How to fix Britain’s broken democracy

Jahangir Mohammed of the Centre for Muslim Affairs offers practical solutions to mend Britain’s broken political system.

Britain’s 804-year-old Parliament and Establishment, often referred to as the “Mother of all Democracies,” is in crisis. The struggle between Establishment interests and the will of the people, expressed in the vote for Brexit, is trapped in a hopeless deadlock.

To make the crisis worse, the three most important political figures in the country today are all non-Establishment and believe in Brexit.

In the last decade Nigel Farage has nurtured a mass movement for Brexit outside Parliament and won. He has become the single most influential politician in this country.  The result is that Parliament is now effectively a hostage to Farage and his Brexit Party.

The politically-astute Boris Johnson has seized the Brexit agenda, backed by far-right interests in the USA, and propelled himself into the position of Prime Minister. The result – an already divided Tory party is now badly fractured, maybe beyond repair.

In the Labour Party, Jeremy Corbyn backed by a growing Leftist movement outside Parliament, captured the leadership. This large support base has led to the Labour Party having the largest membership of any political party in Europe.

Corbyn’s heart is with Brexit but the British Establishment (including the Parliamentary Labour Party) have been at war with him ever since he came to power, with one of the most vicious smear campaigns in Britain’s political history.

With Johnson and Farage on the brink of a Brexit victory, a frantic Establishment are projecting Corbyn as a temporary saviour, after which the Labour Party will itself have to renew itself.

The people versus Parliament

Britain’s Parliament has always been a House of competing interests, mainly of the powerful and wealthy. That system has served Britain well through history, and it has escaped the major political unrest and revolutions that others around the world endured.

However, in an age of much greater social and political knowledge and awareness ( thanks to social media) the failings and shenanigans of Britain’s political class have been exposed. People no longer trust the political class to act in their best interests.

Before Brexit, the MPs’ expenses scandal did a great deal to expose to the public the gravy train that is Parliament. In no other walk of life would employees who fiddle/falsify their large expenses claims be absolved.

Populist leaders like Nigel Farage are outshining MPs

When it came to Brexit, a majority of the electorate were prepared to believe and trust Nigel Farage more than the Prime Minister of the country or their local MPs. That was a damning indictment of the current political system.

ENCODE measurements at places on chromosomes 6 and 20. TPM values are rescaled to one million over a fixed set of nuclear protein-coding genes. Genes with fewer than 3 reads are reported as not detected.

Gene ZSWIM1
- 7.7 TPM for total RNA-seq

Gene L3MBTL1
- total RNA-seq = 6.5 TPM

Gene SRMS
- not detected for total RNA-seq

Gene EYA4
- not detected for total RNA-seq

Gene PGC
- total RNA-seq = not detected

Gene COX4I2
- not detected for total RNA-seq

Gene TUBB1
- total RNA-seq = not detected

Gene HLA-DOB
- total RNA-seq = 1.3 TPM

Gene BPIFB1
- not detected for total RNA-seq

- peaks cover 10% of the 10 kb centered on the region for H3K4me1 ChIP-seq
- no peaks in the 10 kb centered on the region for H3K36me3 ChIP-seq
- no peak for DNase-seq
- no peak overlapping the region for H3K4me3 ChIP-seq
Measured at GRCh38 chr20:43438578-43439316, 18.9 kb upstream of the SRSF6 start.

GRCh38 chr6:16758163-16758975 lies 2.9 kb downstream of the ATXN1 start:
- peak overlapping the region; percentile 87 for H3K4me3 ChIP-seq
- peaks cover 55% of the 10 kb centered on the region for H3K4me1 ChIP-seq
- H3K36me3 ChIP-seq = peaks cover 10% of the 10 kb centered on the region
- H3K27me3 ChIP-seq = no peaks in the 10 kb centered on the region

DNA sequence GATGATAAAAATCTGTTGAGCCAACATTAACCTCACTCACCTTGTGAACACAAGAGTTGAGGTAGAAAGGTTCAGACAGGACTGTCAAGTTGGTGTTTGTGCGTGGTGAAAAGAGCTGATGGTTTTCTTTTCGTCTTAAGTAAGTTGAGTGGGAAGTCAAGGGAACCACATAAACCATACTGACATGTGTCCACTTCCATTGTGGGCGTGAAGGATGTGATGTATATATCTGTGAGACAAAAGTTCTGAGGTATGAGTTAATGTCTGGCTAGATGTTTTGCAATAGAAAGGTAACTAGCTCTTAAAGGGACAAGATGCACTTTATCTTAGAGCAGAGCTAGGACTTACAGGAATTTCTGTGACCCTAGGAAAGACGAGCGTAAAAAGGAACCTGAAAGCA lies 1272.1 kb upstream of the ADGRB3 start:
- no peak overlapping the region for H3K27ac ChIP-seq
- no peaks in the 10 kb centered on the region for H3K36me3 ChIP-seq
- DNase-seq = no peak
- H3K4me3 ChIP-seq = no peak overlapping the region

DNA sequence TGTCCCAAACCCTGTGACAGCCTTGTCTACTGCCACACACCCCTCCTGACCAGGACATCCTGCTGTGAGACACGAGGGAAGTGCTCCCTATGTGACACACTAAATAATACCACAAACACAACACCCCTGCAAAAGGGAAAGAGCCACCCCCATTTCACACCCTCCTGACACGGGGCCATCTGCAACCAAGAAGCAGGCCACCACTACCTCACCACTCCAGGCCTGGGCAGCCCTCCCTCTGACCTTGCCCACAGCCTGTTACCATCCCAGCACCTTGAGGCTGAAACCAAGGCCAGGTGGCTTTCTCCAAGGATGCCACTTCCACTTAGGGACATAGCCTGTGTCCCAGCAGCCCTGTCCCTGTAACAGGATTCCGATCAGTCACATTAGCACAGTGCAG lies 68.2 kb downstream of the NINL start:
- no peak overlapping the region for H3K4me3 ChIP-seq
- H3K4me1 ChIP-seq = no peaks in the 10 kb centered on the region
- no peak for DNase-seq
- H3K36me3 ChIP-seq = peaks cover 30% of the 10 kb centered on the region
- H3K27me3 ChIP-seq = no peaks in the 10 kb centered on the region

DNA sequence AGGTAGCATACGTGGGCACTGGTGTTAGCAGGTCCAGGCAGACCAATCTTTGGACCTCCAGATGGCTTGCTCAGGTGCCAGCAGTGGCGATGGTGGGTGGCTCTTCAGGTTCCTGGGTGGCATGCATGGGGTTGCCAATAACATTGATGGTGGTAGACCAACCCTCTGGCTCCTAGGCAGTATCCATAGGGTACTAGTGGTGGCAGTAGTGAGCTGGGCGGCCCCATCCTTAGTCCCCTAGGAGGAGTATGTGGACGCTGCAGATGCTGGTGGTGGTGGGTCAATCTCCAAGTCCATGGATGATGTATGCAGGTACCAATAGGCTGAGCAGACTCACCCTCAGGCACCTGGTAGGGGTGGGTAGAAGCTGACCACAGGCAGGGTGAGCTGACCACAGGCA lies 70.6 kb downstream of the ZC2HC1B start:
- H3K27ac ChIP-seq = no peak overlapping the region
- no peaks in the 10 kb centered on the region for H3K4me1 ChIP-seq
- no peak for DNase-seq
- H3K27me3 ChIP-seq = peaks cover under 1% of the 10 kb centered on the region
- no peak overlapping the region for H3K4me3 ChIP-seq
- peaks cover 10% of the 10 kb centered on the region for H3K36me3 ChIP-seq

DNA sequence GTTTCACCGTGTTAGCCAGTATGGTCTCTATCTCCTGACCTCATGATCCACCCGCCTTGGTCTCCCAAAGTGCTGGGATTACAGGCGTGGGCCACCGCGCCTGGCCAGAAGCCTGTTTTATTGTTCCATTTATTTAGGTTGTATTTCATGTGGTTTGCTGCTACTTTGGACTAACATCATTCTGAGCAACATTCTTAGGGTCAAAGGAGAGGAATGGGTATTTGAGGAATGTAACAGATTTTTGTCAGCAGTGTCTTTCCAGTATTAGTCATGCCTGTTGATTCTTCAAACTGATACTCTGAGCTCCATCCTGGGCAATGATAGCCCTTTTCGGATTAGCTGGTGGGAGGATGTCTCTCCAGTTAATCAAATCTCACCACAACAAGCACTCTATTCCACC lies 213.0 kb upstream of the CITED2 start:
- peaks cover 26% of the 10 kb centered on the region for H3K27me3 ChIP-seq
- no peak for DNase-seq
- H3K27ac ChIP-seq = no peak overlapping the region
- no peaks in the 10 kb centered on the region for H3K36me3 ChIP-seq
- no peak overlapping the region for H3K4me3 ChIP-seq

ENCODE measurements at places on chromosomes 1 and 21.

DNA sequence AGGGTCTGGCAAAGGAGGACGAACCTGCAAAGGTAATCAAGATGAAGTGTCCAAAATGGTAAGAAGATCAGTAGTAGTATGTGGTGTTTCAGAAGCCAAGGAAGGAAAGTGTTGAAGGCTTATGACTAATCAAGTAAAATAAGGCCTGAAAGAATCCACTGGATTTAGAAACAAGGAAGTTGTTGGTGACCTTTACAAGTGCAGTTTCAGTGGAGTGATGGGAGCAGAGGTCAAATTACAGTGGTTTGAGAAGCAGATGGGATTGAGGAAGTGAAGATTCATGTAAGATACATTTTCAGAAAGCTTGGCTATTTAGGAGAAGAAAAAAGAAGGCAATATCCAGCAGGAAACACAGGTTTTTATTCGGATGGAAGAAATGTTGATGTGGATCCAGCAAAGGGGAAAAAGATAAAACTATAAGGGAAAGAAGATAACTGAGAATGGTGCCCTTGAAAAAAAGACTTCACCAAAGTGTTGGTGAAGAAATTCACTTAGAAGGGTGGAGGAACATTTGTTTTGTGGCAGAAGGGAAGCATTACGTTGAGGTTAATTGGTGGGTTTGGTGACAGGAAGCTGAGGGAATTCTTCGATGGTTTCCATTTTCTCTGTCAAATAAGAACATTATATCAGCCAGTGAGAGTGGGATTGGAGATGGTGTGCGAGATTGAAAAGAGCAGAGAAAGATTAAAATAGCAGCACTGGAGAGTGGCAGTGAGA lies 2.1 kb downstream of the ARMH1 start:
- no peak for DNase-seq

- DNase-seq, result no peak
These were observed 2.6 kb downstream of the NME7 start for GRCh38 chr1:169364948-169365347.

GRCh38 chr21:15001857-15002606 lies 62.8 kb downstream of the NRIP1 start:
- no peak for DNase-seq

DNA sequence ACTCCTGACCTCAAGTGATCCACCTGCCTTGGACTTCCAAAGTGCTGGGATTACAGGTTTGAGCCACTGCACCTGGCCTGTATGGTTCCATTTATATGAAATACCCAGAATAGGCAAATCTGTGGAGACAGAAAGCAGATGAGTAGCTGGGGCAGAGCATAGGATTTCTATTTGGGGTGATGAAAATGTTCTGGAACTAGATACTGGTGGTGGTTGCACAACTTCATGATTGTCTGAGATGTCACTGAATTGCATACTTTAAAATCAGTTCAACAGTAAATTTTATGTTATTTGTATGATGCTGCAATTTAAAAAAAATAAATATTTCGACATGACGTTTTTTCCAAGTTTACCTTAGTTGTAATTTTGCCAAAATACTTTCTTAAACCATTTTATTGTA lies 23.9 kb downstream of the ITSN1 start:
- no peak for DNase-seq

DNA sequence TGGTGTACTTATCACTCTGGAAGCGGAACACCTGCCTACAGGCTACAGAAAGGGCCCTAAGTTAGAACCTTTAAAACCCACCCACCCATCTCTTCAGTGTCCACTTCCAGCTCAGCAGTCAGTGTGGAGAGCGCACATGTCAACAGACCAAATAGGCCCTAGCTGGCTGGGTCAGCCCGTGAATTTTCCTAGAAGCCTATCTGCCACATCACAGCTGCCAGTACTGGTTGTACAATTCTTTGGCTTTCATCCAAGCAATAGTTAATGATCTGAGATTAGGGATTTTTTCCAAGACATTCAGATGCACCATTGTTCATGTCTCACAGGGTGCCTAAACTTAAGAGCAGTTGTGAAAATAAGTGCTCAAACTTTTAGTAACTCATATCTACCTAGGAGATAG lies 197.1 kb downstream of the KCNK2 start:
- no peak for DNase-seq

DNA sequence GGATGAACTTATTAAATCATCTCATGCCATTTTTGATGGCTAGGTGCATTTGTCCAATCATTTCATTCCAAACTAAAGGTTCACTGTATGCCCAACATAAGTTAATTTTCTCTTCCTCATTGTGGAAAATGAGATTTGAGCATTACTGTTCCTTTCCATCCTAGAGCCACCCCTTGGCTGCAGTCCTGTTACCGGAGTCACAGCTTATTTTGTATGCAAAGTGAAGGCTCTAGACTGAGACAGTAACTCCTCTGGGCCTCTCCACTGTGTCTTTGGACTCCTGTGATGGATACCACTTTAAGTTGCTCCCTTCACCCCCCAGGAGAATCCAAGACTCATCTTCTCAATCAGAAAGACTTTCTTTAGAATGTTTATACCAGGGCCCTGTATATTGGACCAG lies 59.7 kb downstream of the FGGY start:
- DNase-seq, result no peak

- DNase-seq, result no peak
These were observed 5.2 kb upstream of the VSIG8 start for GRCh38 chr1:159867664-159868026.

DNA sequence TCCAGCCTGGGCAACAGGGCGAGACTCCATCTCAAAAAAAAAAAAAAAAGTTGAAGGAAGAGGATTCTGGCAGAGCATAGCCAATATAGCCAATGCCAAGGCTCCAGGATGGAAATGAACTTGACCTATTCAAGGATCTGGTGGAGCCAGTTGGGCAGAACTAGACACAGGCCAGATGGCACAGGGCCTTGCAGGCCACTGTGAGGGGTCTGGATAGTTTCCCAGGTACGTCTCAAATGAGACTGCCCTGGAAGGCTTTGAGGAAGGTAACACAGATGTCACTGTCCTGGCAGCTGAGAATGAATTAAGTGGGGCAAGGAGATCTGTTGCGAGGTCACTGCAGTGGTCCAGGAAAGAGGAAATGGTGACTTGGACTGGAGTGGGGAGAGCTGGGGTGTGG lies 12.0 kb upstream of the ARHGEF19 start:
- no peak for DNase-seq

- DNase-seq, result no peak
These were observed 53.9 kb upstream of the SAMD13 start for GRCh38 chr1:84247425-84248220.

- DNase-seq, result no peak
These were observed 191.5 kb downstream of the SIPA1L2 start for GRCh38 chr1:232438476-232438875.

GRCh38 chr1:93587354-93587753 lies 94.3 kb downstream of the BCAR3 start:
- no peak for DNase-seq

If the expenses scandal highlighted financial wrongdoing, then Brexit has exposed Parliament’s political incompetence. For three years MPs have played political games whilst businesses and people have suffered.

The reality is that Britain’s political system and Establishment are decrepit and detached from the people they are supposed to serve. They are in desperate need of renewal which requires serious reforms.

Here I highlight four areas where that reform is urgently required.

The democratic gravy train

The rules of normal business and working life do not apply to Parliament. Many MPs and  those who sit in the House of Lords are the only people in this country who have a job for life.

Contesting a safe seat for a political party virtually guarantees you a job and career until you can no longer function or die, whichever comes first. This means that there is no pressure on MPs to be accountable to their electorate, but also preserves and renews an Establishment class.

It means the House of Commons looks and feels nothing like the rest of society in terms of age, class, race, religion, and sex. Meanwhile, the House of Lords gives the impression of a day care centre for geriatrics who can sleep on the job if they wish and get a nice day rate for it.

House of Lords gravy train

Sleeping on the job, lack of concentration and non-attendance for important business appears common. In any other job that would mean disciplinary action and even dismissal.

Common sense tells you that limiting the terms of a single MP and Peer to say two/three consecutive Parliaments (10-15 years ) after which they would not be able stand again would bring some accountability and new blood.

Those in Parliament also have other perks of the job. Being a full-time salaried employee of the people also allows you to notch up attendance and other allowances for serving on committees. There are lots of trips abroad where you can get nice gifts and rewards from other states or interest groups. You can also hold other well-paid jobs on the side.